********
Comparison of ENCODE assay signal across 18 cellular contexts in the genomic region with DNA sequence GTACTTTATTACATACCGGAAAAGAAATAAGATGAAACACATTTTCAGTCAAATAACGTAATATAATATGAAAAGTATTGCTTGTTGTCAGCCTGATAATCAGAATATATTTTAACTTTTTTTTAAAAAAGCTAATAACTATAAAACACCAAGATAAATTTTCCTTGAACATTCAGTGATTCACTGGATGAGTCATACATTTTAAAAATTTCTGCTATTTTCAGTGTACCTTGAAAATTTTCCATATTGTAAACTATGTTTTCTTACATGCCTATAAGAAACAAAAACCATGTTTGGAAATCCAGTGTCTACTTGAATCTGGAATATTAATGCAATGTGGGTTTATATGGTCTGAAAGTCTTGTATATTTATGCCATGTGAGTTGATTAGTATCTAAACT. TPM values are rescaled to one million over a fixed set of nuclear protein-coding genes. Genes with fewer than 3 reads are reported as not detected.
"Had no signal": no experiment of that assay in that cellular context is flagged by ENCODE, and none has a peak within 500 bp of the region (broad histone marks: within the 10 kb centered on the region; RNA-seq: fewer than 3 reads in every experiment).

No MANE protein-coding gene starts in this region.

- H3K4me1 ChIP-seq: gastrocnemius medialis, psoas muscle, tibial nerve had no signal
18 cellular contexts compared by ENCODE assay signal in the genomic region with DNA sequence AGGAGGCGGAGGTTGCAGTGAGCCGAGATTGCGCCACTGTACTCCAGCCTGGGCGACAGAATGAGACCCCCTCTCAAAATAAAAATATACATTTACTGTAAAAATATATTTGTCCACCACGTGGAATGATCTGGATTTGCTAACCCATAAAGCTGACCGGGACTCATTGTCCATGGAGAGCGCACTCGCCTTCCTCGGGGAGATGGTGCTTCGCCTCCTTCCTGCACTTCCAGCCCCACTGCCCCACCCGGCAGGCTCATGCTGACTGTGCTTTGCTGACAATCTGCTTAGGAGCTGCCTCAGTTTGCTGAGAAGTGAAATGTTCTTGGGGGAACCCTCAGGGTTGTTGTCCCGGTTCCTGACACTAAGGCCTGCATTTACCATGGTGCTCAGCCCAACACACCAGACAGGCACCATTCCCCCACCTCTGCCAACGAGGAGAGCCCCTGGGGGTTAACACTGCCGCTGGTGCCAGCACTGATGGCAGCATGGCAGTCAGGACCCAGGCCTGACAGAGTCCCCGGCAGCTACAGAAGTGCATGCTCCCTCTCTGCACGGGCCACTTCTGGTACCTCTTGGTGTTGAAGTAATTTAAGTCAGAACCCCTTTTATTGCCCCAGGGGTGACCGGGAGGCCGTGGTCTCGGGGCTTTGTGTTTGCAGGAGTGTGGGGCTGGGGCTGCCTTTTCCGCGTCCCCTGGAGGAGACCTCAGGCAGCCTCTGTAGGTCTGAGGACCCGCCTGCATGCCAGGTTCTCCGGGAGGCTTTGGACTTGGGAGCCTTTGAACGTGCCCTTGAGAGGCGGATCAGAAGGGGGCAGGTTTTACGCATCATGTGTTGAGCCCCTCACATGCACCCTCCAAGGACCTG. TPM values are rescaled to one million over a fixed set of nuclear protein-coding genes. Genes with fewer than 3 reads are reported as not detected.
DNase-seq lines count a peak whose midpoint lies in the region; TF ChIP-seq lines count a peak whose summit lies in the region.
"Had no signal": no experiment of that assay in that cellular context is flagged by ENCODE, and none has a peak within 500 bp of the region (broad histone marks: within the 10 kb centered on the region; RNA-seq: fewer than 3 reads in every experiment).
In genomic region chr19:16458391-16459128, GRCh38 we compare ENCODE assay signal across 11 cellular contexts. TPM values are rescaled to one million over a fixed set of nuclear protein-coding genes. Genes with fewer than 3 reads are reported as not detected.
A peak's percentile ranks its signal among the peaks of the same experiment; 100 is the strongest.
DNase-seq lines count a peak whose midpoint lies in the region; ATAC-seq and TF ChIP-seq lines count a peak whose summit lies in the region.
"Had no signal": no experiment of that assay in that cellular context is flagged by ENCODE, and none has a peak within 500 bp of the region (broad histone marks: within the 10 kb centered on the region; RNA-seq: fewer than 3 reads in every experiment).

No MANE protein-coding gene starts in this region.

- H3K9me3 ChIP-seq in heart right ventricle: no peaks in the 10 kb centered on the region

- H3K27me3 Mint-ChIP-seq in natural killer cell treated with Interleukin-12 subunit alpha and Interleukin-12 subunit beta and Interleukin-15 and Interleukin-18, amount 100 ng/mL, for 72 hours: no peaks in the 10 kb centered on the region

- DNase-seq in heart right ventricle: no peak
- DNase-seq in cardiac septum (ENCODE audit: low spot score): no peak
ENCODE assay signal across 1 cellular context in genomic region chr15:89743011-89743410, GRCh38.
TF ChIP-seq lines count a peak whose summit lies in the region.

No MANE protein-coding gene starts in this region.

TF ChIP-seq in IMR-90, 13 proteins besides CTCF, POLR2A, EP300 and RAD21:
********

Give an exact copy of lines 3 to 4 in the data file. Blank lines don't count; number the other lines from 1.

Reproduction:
No MANE protein-coding gene starts in this region.

- H3K4me1 ChIP-seq: gastrocnemius medialis, psoas muscle, tibial nerve had no signal